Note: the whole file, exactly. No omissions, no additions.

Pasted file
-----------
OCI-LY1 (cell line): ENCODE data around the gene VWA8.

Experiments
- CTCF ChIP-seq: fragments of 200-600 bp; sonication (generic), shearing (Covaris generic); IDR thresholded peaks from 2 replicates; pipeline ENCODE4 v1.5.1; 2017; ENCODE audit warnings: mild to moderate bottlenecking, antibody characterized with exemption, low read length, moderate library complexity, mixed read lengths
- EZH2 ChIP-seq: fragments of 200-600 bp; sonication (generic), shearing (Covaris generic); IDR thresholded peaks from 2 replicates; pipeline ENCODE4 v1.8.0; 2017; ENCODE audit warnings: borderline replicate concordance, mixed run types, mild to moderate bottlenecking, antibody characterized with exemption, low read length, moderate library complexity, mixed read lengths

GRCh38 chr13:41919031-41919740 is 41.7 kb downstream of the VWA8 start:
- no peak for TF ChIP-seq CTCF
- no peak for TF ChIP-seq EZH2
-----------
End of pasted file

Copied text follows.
OCI-LY1 (cell line): ENCODE data around the gene VWA8.

Experiments
- CTCF ChIP-seq: fragments of 200-600 bp; sonication (generic), shearing (Covaris generic); IDR thresholded peaks from 2 replicates; pipeline ENCODE4 v1.5.1; 2017; ENCODE audit warnings: mild to moderate bottlenecking, antibody characterized with exemption, low read length, moderate library complexity, mixed read lengths
- EZH2 ChIP-seq: fragments of 200-600 bp; sonication (generic), shearing (Covaris generic); IDR thresholded peaks from 2 replicates; pipeline ENCODE4 v1.8.0; 2017; ENCODE audit warnings: borderline replicate concordance, mixed run types, mild to moderate bottlenecking, antibody characterized with exemption, low read length, moderate library complexity, mixed read lengths

GRCh38 chr13:41919031-41919740 is 41.7 kb downstream of the VWA8 start:
- no peak for TF ChIP-seq CTCF
- no peak for TF ChIP-seq EZH2